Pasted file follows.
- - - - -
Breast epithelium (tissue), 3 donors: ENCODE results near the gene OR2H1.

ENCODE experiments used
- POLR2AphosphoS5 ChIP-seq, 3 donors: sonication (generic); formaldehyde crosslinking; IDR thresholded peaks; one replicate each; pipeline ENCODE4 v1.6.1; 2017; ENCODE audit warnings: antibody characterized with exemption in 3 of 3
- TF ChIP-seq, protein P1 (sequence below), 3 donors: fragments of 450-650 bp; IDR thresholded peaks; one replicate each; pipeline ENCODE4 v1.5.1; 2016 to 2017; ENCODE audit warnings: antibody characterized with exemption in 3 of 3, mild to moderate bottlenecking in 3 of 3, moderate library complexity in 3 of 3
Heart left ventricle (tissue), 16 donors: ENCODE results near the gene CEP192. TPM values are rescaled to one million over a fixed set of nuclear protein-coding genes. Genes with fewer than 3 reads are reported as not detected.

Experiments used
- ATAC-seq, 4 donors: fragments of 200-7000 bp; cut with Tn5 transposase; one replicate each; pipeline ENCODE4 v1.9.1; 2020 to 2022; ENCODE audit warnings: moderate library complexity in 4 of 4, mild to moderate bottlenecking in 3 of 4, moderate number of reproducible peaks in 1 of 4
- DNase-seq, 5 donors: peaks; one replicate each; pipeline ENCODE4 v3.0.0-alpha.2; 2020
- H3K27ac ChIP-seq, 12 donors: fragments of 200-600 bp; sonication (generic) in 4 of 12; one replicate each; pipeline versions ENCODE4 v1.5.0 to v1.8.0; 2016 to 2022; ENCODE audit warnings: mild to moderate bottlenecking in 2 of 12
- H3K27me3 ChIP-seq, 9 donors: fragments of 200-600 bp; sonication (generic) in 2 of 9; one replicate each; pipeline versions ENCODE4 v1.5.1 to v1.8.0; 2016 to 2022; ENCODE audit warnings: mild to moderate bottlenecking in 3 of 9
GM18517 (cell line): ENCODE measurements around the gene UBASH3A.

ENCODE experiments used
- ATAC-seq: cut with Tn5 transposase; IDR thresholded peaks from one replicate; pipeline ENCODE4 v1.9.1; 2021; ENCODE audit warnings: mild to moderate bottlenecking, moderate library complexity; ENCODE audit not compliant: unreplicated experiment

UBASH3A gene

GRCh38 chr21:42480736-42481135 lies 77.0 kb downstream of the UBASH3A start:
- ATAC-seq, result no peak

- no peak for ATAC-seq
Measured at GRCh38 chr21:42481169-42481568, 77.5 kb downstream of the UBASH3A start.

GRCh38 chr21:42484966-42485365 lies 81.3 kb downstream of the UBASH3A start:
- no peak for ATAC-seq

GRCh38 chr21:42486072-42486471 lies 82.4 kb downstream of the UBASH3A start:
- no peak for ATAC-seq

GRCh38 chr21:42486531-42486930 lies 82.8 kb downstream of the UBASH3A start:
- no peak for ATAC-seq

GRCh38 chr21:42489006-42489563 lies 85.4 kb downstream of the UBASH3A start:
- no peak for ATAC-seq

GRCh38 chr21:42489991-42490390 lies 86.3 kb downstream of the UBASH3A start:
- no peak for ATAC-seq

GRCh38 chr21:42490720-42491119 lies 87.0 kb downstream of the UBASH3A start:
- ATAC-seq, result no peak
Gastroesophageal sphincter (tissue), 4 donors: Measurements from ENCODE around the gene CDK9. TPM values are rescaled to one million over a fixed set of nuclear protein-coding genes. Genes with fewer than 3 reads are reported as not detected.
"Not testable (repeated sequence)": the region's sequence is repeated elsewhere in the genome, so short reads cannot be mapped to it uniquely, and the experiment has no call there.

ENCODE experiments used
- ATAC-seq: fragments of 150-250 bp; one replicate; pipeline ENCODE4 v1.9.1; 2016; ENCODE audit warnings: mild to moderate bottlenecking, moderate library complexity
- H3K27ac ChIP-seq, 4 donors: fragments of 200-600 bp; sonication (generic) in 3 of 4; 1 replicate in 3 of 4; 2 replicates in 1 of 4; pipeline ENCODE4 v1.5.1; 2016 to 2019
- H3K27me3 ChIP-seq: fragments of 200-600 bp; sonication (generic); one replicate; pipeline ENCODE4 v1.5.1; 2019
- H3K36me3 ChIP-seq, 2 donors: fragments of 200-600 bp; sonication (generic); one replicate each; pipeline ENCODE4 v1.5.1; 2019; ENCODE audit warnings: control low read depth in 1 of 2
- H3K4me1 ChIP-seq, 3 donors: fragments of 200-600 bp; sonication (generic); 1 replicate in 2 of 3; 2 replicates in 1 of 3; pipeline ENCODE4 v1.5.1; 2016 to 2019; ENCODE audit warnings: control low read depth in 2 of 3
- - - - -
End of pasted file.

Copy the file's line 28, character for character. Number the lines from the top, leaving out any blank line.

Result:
- no peak for ATAC-seq